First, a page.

Netanyahu’s Trial Closely Resembles Trump’s Impeachment

Israeli Prime Minister Benjamin Netanyahu sought in vain to escape his mandatory appearance in court Sunday in his trial for fraud, bribery and breach of trust. At the insistence of the bench, he turned up surrounded by loyalists from his Likud bloc, adopted a defiant stance, and threatened to purge the country’s judiciary. He donned a mask before standing before the defendants bench for the 50 minute hearing, during which he announced he understood the charges he faces, plead not guilty and the schedule was fixed for he testimony of witnesses. It is unlikely that he will attend every session of the trial.

The first serving Israeli prime minister to be indicted, Netanyahu stands accused of accepting presents worth $250,000 in Cuban cigars, pink champagne and jewelry from wealthy supporters, and conspiring with media moguls to secure positive coverage of himself and his family from newspaper and television outlets. If convicted and the conviction stands up to lengthy appeals, he could face 10 years in prison.

He was indicted more than a year ago and the trial, delayed for two months due to Covid-19, could continue well after he concludes his current premiership. His is the first incumbent to go on trial although every other prime minister has been investigated for corruption over the past 20 years. Ehud Olmert, another Likudnik, resigned before indictment for bribery before he had the top job. He was sentenced to eight years in prison.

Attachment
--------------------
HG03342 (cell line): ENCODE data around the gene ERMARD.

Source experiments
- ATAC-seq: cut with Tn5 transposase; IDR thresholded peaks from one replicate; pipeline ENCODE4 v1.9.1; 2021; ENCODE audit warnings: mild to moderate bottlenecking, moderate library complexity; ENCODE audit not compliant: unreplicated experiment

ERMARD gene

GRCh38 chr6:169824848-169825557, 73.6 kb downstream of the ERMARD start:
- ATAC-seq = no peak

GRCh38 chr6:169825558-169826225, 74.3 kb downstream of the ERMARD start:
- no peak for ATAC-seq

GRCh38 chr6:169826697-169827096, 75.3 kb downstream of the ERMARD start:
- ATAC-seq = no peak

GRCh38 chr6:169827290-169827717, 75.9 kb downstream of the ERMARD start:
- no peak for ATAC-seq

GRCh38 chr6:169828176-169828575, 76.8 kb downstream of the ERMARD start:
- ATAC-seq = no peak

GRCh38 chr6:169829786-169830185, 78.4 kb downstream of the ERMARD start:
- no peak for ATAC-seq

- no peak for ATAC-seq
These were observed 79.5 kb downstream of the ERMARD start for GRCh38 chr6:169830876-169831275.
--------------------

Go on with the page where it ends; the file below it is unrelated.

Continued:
It must be remembered that Netanyahu’s wife, Sara, also stood trial. She eventually reached a plea deal in a case involving charges of illegally charging to the government $100,000 worth of meals ordered from up-market restaurants for the prime minister’s table at a time she had a full time cook. She got off lightly by paying a fine of $15,200. She has also been accused of misusing security personnel and mistreating household staff.

The ongoing trial has more than ever divided an already divided Israel between Netanyahu’s supporters, who exonerate him, and his opponents who convict him and want him out of office. On the political stage, the trial closely resembles the impeachment of Donald Trump, the current occupant of the White House who is a close ally of Netanyahu. Both men accused those investigating them of conspiring in a “witch hunt” and claimed they were innocent of charges raised against them. Both men are pugnacious, determined to remain in power, and prepared to lie and fabricate to do so. Both rely on a right-wing base of backers constituting about 30 per cent of voters. Both cultivate “culture wars” between less well-educated, rightist followers and liberal, leftist detractors.

Netanyahu promotes the Zionist agenda of Ze’ev Jabotinsky who sought to impose Israeli rule on all of Palestine at the expense of the Palestinians. Trump touts “America First” domestically by creating a “great economy” and abroad by reducing US commitments to international treaties and regulations, which he deems harmful to the country’s interests. For ideological and electoral purposes, Netanyahu pledges to annex the West Bank/Jordan Valley despite opposition from the international community. To appeal to white evangelical Christians as well as powerful-right wing members of the US Jewish community, Trump has given full support to Netanyahu’s ambitions.